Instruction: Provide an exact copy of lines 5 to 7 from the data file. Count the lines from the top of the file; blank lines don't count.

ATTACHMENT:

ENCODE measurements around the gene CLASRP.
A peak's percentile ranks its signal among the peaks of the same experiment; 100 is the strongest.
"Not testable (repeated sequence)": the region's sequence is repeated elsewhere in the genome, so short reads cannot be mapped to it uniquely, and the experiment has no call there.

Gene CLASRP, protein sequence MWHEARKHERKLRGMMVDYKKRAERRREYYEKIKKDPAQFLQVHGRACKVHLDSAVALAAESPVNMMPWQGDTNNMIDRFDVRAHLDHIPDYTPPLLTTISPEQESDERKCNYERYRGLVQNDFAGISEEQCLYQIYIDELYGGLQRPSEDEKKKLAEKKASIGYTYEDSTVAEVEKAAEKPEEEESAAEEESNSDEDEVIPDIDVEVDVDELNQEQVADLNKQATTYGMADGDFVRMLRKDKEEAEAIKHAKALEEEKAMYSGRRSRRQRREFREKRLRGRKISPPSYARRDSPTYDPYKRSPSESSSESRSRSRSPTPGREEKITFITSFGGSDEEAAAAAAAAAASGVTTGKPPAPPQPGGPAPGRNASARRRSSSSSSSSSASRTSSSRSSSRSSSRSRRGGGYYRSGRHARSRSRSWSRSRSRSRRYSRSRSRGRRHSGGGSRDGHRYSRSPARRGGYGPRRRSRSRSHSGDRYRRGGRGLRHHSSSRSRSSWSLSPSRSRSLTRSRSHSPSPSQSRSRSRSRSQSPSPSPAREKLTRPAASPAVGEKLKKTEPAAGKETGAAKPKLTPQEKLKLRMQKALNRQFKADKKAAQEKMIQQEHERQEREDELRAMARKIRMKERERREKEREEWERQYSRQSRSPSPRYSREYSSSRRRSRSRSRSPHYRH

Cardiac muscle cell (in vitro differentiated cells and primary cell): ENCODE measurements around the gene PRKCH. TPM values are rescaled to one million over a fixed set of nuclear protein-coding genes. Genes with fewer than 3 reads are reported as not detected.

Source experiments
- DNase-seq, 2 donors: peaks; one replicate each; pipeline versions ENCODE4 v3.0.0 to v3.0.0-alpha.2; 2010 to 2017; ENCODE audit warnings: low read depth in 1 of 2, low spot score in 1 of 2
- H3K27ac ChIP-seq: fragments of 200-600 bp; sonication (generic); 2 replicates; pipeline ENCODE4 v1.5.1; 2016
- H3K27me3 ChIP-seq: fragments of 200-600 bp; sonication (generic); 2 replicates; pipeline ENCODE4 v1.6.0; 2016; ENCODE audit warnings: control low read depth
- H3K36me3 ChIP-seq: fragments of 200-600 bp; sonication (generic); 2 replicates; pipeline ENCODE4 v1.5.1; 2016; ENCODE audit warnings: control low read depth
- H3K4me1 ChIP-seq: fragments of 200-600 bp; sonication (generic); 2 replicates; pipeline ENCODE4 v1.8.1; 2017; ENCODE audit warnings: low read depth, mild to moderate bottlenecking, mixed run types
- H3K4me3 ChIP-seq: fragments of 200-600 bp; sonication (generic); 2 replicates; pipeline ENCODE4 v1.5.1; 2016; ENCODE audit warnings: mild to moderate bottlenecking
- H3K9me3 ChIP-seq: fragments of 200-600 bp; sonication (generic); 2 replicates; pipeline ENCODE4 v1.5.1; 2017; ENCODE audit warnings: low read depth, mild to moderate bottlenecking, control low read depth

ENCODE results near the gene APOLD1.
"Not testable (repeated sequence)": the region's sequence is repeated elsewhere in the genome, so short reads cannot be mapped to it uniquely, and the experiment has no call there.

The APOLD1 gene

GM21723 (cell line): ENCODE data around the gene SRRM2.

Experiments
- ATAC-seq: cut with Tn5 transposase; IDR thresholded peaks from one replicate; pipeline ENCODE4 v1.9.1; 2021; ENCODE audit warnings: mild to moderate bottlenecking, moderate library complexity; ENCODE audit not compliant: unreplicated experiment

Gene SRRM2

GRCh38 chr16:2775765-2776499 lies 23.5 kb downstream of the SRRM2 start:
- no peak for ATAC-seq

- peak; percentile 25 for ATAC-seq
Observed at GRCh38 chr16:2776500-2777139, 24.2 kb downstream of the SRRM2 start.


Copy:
Cardiac muscle cell (in vitro differentiated cells and primary cell): ENCODE measurements around the gene PRKCH. TPM values are rescaled to one million over a fixed set of nuclear protein-coding genes. Genes with fewer than 3 reads are reported as not detected.

Source experiments
- DNase-seq, 2 donors: peaks; one replicate each; pipeline versions ENCODE4 v3.0.0 to v3.0.0-alpha.2; 2010 to 2017; ENCODE audit warnings: low read depth in 1 of 2, low spot score in 1 of 2